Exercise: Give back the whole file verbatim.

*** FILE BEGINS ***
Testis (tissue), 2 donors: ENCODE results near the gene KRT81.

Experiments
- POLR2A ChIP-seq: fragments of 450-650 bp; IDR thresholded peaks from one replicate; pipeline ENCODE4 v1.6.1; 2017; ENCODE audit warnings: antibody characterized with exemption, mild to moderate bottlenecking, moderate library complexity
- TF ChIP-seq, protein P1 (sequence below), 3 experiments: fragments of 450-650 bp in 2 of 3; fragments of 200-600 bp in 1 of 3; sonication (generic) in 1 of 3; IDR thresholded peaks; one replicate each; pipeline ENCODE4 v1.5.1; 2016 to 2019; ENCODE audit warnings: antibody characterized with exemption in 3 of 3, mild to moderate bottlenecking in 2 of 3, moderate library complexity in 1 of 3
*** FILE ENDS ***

Testis (tissue), 2 donors: ENCODE results near the gene KRT81.

Experiments
- POLR2A ChIP-seq: fragments of 450-650 bp; IDR thresholded peaks from one replicate; pipeline ENCODE4 v1.6.1; 2017; ENCODE audit warnings: antibody characterized with exemption, mild to moderate bottlenecking, moderate library complexity
- TF ChIP-seq, protein P1 (sequence below), 3 experiments: fragments of 450-650 bp in 2 of 3; fragments of 200-600 bp in 1 of 3; sonication (generic) in 1 of 3; IDR thresholded peaks; one replicate each; pipeline ENCODE4 v1.5.1; 2016 to 2019; ENCODE audit warnings: antibody characterized with exemption in 3 of 3, mild to moderate bottlenecking in 2 of 3, moderate library complexity in 1 of 3